A new Stanford University study of 1.8 million students at 6,200 charter schools across the country concludes that students at charters – public schools that operate independently and without union contracts – clearly outperform traditional public schools in math and reading.
The Stanford study is the third assessment of charters. The first study was conducted in 2009 and found that a majority of charter school students performed either worse or no better than public schools. (This was likely due to a selection bias of families moving kids to charters because they were falling behind in public.) The second study in 2013 found improvement, but nothing dramatic.
But now charters have clearly found a winning education formula and outperformed public school students.
The latest study found in the words of New York magazine “a large number of charter schools have developed scalable models that can allow Black and Latino students in cities with awful neighborhood schools to get the same education as white kids in suburbs enjoy.” By contrast, affirmative action has been a “far less effective way to compensate for the deeper problem that American schools produce scandalously few high-achieving Black and Latino graduates.”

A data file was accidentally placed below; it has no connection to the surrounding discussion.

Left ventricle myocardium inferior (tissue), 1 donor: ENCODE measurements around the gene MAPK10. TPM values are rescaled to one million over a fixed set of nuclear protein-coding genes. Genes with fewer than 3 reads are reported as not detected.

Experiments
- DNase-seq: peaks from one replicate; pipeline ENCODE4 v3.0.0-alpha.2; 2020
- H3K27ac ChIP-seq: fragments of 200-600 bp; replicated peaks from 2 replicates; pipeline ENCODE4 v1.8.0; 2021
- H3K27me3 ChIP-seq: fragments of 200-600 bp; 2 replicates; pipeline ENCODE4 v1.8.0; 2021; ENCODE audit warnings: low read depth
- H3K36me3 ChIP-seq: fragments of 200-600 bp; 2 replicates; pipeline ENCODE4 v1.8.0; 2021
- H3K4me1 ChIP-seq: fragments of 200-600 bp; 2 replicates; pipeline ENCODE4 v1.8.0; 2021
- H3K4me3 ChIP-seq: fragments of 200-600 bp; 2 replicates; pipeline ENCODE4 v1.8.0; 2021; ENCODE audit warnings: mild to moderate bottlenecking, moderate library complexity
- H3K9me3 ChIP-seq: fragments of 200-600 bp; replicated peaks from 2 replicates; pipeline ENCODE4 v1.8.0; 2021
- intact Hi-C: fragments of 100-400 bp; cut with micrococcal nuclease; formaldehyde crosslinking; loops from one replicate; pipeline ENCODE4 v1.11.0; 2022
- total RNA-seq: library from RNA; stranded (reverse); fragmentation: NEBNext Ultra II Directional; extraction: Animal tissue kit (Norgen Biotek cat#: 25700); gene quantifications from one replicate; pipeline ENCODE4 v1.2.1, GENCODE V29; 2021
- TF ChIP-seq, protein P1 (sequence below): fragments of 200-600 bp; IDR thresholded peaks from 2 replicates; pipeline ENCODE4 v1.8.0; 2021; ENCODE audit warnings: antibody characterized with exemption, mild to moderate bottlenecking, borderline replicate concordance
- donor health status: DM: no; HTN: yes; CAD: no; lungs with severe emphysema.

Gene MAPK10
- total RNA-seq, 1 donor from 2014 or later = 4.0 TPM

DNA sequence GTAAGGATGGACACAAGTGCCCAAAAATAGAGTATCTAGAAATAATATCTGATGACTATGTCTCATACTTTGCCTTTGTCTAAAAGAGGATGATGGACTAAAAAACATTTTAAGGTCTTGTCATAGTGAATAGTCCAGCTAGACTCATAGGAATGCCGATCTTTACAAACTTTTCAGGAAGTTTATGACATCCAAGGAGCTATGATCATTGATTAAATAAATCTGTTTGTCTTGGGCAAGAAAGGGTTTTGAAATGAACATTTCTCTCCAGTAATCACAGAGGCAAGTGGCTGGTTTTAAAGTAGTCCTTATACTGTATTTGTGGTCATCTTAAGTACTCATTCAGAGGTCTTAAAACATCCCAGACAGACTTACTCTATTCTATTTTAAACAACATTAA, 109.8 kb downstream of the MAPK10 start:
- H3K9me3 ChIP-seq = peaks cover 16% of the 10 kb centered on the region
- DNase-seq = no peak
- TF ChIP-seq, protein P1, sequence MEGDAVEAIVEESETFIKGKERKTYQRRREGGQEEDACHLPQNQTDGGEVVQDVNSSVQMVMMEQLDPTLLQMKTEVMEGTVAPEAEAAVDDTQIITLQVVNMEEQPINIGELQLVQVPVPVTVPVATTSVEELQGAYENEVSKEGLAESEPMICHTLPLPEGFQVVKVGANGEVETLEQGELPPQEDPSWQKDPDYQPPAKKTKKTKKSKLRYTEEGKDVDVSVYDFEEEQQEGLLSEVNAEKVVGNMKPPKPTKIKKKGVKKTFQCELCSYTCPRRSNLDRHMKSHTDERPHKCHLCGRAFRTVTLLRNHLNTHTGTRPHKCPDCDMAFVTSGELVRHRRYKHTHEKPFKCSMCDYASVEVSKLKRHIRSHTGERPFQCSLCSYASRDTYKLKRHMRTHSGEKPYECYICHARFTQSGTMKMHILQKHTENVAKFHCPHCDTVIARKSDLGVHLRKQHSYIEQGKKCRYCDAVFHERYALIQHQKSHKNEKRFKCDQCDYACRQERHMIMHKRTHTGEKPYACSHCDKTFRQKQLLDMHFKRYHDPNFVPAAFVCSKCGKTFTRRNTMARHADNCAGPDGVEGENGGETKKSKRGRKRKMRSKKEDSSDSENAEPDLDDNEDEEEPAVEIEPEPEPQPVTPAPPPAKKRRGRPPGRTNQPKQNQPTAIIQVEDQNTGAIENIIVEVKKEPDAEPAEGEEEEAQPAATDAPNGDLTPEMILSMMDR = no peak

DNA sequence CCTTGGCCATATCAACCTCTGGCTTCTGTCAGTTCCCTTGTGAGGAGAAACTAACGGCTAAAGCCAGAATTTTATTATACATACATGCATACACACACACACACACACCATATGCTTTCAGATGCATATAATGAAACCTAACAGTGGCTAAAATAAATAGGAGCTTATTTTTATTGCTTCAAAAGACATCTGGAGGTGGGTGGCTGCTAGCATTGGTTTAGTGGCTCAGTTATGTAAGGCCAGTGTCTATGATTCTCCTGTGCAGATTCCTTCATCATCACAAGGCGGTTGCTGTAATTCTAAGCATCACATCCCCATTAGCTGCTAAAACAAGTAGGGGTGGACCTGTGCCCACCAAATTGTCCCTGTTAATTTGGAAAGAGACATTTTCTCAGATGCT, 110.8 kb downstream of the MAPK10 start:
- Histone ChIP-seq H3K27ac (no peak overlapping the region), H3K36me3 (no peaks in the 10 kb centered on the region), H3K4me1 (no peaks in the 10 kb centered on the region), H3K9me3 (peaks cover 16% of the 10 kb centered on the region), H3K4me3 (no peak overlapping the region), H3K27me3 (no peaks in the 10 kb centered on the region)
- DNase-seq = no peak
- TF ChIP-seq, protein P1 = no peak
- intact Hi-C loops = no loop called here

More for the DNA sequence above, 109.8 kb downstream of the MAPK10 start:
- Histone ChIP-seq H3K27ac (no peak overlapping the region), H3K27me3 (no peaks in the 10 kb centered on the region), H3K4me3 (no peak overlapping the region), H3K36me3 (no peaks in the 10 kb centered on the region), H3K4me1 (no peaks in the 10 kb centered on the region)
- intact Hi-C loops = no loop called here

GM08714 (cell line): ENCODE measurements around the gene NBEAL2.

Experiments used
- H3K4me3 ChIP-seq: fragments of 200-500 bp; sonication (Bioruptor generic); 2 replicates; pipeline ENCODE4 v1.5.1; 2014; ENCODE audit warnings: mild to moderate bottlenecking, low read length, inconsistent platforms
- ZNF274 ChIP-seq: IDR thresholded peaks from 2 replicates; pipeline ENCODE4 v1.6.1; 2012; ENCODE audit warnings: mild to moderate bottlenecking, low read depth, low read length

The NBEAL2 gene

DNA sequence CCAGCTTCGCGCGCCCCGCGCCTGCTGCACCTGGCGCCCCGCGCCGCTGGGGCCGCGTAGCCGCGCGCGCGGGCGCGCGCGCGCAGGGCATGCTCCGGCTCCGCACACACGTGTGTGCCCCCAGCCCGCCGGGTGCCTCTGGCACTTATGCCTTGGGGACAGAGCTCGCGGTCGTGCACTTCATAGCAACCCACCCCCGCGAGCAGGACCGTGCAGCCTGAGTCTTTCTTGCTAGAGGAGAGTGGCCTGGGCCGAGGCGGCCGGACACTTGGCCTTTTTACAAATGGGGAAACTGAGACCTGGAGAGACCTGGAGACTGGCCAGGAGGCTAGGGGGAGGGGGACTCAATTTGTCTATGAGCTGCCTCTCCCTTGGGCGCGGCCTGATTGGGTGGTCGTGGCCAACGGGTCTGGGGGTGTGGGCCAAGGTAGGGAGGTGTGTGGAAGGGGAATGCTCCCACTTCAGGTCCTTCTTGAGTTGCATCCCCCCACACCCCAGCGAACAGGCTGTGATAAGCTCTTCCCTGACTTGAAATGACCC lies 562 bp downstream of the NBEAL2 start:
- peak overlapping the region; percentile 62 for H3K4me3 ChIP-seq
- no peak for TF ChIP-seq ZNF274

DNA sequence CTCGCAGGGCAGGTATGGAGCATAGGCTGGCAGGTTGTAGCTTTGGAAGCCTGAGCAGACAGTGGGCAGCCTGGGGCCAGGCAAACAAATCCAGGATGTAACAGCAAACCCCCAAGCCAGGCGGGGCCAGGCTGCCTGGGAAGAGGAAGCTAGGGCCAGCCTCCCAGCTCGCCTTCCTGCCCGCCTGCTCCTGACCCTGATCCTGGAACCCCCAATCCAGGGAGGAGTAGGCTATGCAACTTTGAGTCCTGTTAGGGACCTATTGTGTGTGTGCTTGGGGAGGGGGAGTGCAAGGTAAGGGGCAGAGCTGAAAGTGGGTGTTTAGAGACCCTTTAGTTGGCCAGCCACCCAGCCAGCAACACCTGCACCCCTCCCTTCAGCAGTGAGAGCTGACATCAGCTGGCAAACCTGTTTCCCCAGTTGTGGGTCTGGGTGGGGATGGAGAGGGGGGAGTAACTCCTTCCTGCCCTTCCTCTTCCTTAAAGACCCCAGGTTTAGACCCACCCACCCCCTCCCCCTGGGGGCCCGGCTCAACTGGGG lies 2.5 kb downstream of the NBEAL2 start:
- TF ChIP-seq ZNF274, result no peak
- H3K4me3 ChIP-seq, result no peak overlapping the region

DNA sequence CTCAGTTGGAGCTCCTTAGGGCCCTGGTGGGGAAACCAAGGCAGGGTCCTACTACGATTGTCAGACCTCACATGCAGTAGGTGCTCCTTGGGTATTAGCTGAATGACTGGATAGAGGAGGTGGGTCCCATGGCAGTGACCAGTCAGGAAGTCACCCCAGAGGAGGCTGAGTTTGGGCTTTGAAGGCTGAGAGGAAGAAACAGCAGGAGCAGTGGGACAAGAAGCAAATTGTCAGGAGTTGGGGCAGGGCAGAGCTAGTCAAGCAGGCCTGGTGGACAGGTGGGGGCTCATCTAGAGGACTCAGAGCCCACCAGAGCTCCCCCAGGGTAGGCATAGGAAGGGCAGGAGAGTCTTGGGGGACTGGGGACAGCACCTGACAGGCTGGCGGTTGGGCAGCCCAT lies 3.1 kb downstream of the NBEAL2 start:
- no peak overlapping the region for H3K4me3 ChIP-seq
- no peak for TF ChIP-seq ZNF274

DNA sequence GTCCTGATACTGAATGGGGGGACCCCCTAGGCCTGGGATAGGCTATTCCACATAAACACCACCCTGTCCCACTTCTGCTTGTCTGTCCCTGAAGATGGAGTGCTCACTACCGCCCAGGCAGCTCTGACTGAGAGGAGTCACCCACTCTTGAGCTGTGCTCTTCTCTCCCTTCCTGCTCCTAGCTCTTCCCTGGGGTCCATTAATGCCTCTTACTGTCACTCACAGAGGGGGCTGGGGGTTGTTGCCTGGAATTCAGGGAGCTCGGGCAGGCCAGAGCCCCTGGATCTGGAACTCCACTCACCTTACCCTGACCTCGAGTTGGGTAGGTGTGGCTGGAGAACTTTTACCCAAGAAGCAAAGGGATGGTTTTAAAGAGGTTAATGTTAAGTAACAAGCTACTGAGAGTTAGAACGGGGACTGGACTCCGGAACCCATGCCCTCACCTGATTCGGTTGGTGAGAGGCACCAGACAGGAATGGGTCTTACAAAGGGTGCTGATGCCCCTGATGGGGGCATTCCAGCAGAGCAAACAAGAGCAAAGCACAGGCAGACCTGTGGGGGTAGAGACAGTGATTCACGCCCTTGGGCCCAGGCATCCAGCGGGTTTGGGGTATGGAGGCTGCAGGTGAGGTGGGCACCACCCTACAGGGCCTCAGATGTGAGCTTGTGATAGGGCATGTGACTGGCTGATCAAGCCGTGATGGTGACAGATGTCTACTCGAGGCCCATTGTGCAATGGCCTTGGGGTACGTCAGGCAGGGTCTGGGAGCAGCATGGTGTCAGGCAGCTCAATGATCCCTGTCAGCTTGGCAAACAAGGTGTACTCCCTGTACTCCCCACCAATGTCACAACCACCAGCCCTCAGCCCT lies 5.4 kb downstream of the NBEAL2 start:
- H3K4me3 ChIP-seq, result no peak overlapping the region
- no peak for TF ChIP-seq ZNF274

Another loud and clear message of the study is that teachers unions are the enemy of better education for kids. Most charters are liberated from union influences.